President Museveni has told the outgoing United States Ambassador Natalie Brown that the West’s backlash against Uganda over the anti-homosexuality law is unjustified and based on distortion and misrepresentation of facts.
In a lengthy meeting on Tuesday attended by Ambassador Adonia Ayebare, Uganda’s permanent representative to the United Nations, Mr Museveni clarified that contrary to popular claims by western leaders and pro-gay activists, the law that he signed does not criminalise an individual for simply being gay or lesbian.
Rather, he noted, the Anti-Homosexuality Act, 2023 forbids recruitment by homosexual(s) of non-gay persons into homosexuality, exhibitionism and promotion of the sexual orientation and performing homosexual sex on another person.
The US Embassy in Kampala confirmed the meeting between President Museveni and Ambassador Brown happened, but declined to discuss the details.
“We do not comment on the substance of diplomatic conversations,” said Ms Ellen Masi, the public affairs officer.
She added: “With the enactment of the Anti-Homosexuality Act (AHA), the Lesbian, Gay, Bisexual, Transgender, Queer, Intersex (LGBTQI)+ community will be further marginalised, and decades of gains – and Uganda’s reputation as a regional leader in health – will be lost. The mere passage of the law by Parliament resulted in an increase of harassment and violence targeted toward the LGBTQI+ community, and we are concerned this will only get worse.”
Like the political executives in Washington and western capital who have deployed similar lines, Ms Masi did not provide cases or statistics to substantiate the claims of rising victimisation of gays and lesbians.
Ambassador Ayebare neither confirmed nor denied the interface. “No comment,” he said when asked about what the two leaders discussed at State House Entebbe.
According to western diplomatic source briefed on the Tuesday meeting, the President dismissed claims that the law will inhibit medical care or access for homosexuals, who are likely to involuntarily go underground, as untrue because no provision prevents a health worker from treating any patient.
Mr Museveni reportedly wondered if Ambassador Brown had herself read the law and if representations of the provisions by the US government and other western leaders were accurate.
In response, one source noted, the envoy said she had read the law but argued that foreign governments’ take on the legislation was not based on its text alone, but takes into account broader public proclamations by Ugandan officials that the law criminalises same-sex relations.
Ambassador Brown reportedly raised concern that individuals who supply condoms and lubricants for gays and lesbians are worried that law enforcement could, with the signing of the Act, go after them.
She reportedly took issue with Health Minister Jane Aceng, who was not in the meeting, saying her disposition on the matter of homosexuality was likely to reverse years of gains in healthcare and particularly HIV/Aids treatment, largely supported by development partners.
Washington gives Uganda nearly $1b (Shs3.7 trillion) a year, with the bigger chunk going to health, security, and agriculture.
Three days after President Museveni signed the anti-gay law on May 26, US President Joe Biden in a statement described the legislation as a “tragic violation” of universal human rights and called for its repeal.
“Innocent Ugandans now fear going to hospitals, clinics, or other establishments to receive life-saving medical care lest they be targeted by hateful reprisals. Some have been evicted from their homes or fired from their jobs,” he noted, without providing supporting evidence.
Mr Biden directed the National Security Council to evaluate the implications of the law on all aspects of Washington’s engagement with Uganda, including the country’s eligibility for the decades-old Africa Growth Opportunity Act and the US President’s Emergency Plan for Aids Relief (PEPFAR).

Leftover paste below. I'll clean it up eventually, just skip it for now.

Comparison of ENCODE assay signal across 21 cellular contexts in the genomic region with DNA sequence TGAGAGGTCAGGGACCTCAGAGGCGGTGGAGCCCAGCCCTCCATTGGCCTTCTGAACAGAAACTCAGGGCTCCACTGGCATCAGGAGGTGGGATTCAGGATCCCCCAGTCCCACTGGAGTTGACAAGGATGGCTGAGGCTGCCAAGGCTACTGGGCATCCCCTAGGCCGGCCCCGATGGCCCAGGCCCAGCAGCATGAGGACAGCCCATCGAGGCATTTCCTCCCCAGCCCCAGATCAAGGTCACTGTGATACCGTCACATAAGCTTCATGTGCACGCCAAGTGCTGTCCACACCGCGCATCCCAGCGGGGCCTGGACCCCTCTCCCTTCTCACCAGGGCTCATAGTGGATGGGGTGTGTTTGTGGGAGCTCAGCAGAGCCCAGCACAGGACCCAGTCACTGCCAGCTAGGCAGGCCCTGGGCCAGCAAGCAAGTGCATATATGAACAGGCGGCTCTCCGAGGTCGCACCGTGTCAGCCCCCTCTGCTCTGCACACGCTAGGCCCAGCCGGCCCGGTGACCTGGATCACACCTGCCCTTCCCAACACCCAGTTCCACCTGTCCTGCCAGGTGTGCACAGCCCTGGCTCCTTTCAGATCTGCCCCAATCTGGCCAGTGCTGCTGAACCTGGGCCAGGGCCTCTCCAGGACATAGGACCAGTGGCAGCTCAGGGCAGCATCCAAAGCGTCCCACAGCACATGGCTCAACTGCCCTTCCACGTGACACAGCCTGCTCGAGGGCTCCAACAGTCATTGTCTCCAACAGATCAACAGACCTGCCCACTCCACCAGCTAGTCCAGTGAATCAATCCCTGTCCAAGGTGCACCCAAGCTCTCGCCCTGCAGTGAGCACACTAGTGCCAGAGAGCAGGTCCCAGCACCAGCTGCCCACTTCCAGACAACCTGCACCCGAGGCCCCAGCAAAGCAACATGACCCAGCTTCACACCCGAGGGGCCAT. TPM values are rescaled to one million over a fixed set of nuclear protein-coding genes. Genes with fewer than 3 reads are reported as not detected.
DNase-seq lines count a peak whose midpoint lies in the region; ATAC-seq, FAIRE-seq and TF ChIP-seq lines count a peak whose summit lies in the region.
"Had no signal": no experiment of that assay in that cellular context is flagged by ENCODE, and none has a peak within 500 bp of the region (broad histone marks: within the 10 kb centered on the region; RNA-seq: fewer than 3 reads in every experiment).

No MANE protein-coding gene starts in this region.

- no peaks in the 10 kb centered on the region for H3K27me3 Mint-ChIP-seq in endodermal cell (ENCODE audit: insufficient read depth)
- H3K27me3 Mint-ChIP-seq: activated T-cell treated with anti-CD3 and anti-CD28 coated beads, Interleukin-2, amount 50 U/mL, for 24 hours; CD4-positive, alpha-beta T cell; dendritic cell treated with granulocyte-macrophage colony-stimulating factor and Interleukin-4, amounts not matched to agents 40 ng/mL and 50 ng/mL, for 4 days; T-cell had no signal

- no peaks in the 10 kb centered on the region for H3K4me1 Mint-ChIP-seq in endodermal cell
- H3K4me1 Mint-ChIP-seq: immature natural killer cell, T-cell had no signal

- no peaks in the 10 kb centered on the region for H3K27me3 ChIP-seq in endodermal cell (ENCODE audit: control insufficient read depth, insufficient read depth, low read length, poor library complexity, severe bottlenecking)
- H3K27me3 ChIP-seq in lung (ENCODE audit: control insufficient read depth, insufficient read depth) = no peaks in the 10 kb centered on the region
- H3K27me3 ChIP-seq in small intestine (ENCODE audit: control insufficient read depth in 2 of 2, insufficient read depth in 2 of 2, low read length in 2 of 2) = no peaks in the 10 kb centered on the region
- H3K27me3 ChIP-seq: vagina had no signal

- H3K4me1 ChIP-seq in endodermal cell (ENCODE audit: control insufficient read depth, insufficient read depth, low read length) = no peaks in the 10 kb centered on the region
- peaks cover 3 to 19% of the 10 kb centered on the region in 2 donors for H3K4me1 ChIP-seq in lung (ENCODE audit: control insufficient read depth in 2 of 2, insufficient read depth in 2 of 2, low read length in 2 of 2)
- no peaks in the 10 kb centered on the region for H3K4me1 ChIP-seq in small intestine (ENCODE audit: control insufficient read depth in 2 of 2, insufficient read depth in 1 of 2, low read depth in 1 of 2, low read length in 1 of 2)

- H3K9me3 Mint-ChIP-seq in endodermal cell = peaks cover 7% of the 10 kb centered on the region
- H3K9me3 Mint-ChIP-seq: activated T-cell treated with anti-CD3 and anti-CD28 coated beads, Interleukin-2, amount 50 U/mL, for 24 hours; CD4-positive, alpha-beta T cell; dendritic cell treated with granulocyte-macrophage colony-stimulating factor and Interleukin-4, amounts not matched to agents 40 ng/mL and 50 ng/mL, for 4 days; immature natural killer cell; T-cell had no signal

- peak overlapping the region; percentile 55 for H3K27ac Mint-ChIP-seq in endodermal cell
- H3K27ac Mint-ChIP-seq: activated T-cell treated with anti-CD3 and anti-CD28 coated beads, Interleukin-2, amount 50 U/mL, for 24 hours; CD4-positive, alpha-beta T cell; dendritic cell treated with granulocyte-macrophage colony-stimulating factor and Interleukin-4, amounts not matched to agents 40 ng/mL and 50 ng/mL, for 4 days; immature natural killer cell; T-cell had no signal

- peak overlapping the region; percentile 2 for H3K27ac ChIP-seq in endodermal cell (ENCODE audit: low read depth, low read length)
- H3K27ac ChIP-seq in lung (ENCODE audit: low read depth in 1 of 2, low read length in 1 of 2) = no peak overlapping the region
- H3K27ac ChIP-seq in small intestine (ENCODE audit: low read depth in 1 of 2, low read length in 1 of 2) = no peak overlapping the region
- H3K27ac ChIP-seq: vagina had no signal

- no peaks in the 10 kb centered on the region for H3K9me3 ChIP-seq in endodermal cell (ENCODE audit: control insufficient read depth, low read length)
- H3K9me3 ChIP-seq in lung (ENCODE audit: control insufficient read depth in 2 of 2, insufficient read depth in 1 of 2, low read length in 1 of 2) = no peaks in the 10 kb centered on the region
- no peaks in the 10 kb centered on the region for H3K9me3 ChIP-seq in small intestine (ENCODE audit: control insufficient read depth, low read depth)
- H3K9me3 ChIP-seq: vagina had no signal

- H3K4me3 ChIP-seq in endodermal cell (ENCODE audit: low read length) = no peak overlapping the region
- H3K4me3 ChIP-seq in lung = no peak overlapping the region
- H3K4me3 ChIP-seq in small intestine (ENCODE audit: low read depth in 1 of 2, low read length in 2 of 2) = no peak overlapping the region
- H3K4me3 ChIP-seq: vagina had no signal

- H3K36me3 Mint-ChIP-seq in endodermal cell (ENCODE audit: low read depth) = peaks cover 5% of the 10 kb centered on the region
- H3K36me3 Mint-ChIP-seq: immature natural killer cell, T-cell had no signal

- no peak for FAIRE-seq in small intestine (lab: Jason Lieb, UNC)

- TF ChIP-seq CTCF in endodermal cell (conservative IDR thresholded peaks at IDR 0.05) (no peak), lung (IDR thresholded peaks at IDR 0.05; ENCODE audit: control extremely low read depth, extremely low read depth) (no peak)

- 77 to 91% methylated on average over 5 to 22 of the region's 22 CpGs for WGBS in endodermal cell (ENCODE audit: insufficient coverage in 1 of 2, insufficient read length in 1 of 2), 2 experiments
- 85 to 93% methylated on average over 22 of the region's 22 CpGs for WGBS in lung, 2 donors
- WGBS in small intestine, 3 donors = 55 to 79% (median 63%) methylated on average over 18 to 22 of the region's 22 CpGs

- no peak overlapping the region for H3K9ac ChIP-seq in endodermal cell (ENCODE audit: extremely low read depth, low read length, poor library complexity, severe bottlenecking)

Hours later, Secretary of State Antony Blinken in a statement on the same day said the law undermined the “human rights, prosperity and welfare” of Ugandans and announced that they would explore mechanism to support LGBTQI+ individuals in the country.
Mr Blinken directed a Uganda travel advisory for US citizens and business be issued and tasked staff he supervises at the Department of State to consider “deploying existing visa restrictions tools against Ugandan officials and other individuals for abuse of universal human rights …”
It emerged that a fortnight before the threats by the American political executives, the US embassy in Kampala had on May 12 revoked a visa to Ms Anita Among, the speaker of the Parliament of Uganda, who was a vocal proponent of the legislation.
Ms Among has since revealed that she endured limitless bullying by foreign governments, gay groups and activists during the processing of the Anti-Homosexuality Bill, 2023 by the House which enacted it first in March and, again on May 2, after President Museveni returned the original version for reconsideration.
Among changes the lawmakers made were removing provisions mandating reporting homosexuals to law enforcement and a ban on landlords not to rent to gays and lesbians, alterations western diplomats knowledgeable about the matter told this newspaper followed President Museveni’s telephone conversation with a World Bank vice president.
Uganda is awaiting either disbursement or approval by the World Bank of several millions of dollars for various programmes including infrastructure and human capital development.
The anti-gay law has been condemned from London to Brussels to Ottawa in the northern hemisphere, but received affirmation from different leaders and countries including in Kenya where Muslims staged a march in its endorsement.
The issue of homosexuality has polarised most countries in Africa and the Middle East and the western bloc, partly explained by cultural differences and a perception of sexual orientation being a preference that dissenters accuse the West of seeking to impose on all as a right.
This newspaper understands that Uganda’s anti-gay law has riled Washington because President Museveni signed it despite Biden’s demands to him in a “polite but firm” letter against enactment of the legislation.
At the Tuesday meeting, the Ugandan leader reportedly told US Ambassador Brown that a resort by the West to threats of aid cuts and travel restrictions are unhelpful and counter-productive and should stop or else Uganda will take action he did not specify.